Pipelines could be key to our economy

Reader says pipeline may be key component to Canadian economic future

Editor, The News:

Re: ‘Pipelines key to our economy’ (Letters, Nov. 14).

I would agree that pipelines could be a key to Canada’s future. The question is whether this is a positive or negative part of the economy, in particular B.C.’s economy.

Mr. Reicher claims that considering the large volume of product being transported, the industry safety record is extremely good. I guess a leak every 5.5 days is extremely good to people with vested interests and rose colour glasses. The fact is that even if you accept Mr. Reicher’s figure of 99.9985, the actual leakage will still be three or four times the present amount just by the increased volume.

Mr. Reacher acknowledges the fact that Canada and Steven Harper could do more to become less dependent on fossil fuels. Unfortunately, the sad reality is as long as we have Mr. Harper, this situation shall only get worse.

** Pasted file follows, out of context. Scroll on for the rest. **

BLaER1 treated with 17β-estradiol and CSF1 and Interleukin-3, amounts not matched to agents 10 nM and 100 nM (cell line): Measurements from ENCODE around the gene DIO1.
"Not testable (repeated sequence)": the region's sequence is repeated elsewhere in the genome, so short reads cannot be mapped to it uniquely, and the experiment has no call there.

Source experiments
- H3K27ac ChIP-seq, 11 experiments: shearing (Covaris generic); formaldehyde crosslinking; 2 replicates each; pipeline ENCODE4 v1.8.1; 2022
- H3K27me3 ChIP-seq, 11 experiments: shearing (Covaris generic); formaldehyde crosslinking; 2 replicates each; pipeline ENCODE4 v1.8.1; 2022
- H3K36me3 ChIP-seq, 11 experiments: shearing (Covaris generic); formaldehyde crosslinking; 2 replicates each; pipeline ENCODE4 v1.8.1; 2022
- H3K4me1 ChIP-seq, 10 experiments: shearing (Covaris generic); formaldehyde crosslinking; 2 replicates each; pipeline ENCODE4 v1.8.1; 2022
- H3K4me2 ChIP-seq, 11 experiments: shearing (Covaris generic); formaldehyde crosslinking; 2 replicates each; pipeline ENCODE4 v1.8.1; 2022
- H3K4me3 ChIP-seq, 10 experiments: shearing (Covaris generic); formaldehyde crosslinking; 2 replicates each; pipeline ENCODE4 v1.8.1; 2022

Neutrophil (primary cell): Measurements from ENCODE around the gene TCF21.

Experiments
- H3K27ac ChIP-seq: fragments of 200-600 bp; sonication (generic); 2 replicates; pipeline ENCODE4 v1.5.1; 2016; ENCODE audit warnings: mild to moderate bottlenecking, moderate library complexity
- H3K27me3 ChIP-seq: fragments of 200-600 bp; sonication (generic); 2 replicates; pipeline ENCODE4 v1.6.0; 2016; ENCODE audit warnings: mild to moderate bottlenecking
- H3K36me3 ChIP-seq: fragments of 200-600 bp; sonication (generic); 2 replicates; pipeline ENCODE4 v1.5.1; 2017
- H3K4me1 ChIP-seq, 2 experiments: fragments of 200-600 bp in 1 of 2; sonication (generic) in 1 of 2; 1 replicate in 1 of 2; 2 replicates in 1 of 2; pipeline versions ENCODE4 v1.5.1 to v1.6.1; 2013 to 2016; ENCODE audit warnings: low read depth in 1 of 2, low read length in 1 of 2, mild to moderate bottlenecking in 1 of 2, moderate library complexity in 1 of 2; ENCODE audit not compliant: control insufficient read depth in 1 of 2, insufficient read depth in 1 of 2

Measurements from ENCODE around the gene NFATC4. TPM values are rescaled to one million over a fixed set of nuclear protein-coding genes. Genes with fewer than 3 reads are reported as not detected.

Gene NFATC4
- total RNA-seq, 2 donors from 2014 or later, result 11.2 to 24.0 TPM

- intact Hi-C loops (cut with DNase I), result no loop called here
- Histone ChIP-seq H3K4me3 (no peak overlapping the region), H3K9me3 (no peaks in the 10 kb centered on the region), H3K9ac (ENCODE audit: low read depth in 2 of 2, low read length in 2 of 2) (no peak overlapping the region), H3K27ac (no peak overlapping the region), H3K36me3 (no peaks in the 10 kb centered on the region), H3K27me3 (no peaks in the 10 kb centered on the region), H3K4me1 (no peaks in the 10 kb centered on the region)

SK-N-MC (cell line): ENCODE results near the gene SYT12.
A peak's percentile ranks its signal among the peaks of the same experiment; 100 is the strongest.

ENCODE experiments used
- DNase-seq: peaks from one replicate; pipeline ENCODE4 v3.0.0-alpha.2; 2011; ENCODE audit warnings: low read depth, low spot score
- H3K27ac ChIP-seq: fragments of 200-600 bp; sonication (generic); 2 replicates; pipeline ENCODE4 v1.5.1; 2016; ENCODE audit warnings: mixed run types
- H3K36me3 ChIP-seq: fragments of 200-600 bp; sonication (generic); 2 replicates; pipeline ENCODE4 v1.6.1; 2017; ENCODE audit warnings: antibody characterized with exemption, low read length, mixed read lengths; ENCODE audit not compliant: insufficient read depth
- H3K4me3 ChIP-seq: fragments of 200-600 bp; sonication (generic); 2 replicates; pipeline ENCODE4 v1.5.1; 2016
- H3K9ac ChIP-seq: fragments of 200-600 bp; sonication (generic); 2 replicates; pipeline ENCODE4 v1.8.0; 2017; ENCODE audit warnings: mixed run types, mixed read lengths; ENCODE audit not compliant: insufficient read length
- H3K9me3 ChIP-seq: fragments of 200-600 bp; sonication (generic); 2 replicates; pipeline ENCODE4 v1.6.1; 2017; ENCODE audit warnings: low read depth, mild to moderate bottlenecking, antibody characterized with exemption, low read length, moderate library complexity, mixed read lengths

It is also clear that if it was up to oil companies, we would never make that move to clean energy.

I had to chuckle at Mr. Reicher’s use of Alberta Innovates – Technology Futures, an Alberta marketing corporation, to make his claim about how dilbit is no different than crude oil and causes no more pipeline breaks than conventional oil.

The reality is dilbit is a corrosive toxic acidic slurry with five to 10 times more sulphur and more chloride salts most resembling grinding compound than oil and which literally sandblasts pipe interiors. Ad it’s inconsistency is prone to developing bubbles and, subsequently, pressure fluctuations.

It’s very nature requires higher pressures and heat to get it to move at all.

The fact is Mr. Reicher you do not think about anything but money, the spills, pollution and subsequent environmental as well as economic damage and the costs that you are sometimes forced to pay are just the cost of doing business and are just passed on to the customer.

The utopian statement that pipeline operators would never jeopardize their safety record and reputation must have really made your nose grow.

Oil companies are in it for the money and they have shown repeatedly all over the world their indifference to the damage they do from Alaska, Brazil, Ecuador, Kalamazoo, Nigeria to Gulf of Mexico and BP, which just paid multi-billions in fines and faces 14 criminal charges – 11 felony counts, even charges of manslaughter.

Does that sound like people who care about the consequences of their actions?

Wayne Clark

Maple Ridge